The virtue of rational behaviour in society


There is an African proverb that says that, “If a man wants to grow a long tooth, he should have the lip to cover it”.

Although this saying basically means that whoever makes a decision should have the ability to handle its consequences, it also refers to the issue of rational behaviour in any circumstance.

Rational behaviour can be viewed as having the ability to commit one’s convictions, values, goals and actions based on reasonable thought. In the economical perspective, everything has a price, and an opportunity cost. These can be quantitative or qualitative. Let me elaborate:

On 7 March, during the law of tort lecture, a phone went off with probably the loudest ringtone I have ever heard. As I sat in the backseat, annoyed by the interruption, the lecturer requested the culprit to give themselves up, which none heeded. Annoyed, she simply moved out promising not to come back to the class until further notice.

So it got me thinking, what is the opportunity cost of giving yourself up for the greater good? If your next best alternative is to keep quiet with the mischief, then the opportunity cost of not giving yourself up is the loss of time and money foregone by the whole class! Other losses could be being eventually found out and given greater punishment than necessary; or ultimately being expelled by the university senate for indiscipline.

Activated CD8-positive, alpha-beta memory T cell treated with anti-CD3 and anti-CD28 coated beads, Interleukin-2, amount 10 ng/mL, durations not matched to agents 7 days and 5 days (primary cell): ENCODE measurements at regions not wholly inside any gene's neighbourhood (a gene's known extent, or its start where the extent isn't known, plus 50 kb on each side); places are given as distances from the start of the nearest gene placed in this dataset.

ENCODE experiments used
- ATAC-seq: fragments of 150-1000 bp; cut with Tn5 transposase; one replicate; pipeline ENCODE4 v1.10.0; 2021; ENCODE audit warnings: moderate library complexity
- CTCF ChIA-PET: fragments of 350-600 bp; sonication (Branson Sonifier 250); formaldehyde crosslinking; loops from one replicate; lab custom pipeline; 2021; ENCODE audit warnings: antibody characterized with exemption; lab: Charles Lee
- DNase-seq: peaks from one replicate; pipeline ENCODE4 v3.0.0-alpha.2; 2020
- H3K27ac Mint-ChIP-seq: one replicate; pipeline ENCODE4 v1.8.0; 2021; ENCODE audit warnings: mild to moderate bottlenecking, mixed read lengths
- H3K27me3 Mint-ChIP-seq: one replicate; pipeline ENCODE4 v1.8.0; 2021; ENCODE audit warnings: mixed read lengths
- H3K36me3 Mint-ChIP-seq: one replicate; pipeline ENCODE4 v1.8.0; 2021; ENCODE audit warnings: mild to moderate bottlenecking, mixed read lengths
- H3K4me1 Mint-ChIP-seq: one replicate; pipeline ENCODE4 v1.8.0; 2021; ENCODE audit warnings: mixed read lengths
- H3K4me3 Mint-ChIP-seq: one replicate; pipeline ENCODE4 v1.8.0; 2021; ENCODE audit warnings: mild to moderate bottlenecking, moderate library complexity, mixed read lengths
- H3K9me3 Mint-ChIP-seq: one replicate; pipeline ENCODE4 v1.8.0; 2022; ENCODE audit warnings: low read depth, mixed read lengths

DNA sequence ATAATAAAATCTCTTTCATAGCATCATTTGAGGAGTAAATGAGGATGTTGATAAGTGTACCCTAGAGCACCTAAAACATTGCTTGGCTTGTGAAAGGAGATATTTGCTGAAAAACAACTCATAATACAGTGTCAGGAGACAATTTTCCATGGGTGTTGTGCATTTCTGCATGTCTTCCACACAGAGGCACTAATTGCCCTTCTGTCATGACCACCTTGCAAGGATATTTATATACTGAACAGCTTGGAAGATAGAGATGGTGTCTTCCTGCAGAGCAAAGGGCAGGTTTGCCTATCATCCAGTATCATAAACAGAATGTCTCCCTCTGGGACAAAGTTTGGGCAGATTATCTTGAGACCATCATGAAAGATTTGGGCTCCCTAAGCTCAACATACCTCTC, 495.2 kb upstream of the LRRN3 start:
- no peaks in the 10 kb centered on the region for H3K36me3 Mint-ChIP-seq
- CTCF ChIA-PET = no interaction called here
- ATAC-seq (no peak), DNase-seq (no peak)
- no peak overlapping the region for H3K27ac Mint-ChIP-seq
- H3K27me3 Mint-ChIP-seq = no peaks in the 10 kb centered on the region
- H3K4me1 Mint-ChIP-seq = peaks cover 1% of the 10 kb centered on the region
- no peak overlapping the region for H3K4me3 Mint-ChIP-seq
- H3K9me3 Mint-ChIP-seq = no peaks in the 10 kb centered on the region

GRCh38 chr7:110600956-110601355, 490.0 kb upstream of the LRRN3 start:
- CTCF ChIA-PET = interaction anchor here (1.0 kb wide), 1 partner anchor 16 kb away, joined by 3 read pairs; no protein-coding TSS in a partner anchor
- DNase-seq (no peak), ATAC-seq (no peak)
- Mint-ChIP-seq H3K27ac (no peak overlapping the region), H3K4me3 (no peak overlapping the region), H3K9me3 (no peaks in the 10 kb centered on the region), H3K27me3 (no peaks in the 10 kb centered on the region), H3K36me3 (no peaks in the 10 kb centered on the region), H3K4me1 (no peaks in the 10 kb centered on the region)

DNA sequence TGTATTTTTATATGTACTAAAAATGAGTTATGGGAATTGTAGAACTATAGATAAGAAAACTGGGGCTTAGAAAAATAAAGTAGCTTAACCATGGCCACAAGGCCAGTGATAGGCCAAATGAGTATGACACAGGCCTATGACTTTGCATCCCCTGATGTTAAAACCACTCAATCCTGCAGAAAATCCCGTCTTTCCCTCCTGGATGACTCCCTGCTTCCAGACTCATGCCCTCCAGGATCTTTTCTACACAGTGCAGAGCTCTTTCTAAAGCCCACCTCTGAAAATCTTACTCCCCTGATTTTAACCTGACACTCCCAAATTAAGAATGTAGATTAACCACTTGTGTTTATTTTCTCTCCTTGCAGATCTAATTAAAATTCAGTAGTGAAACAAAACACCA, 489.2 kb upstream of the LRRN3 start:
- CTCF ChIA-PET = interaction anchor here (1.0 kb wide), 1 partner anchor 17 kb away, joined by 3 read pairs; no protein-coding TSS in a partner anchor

To counter irrationality, one must use reason consistently. Failure to do so creates long term problems such as hooliganism, since one’s knowledge is often not applied well to various experiences and perceptions.

Rationality does not mean being a perfectionist in one’s thoughts and ideas. It does not require you to spend enormous amounts of time evaluating every idea. Simply apply logic to any circumstances you are faced with, and act humbly.

Doing the right thing at the right time benefits not only you but also those around you.

The author is a third year student of law at UCU

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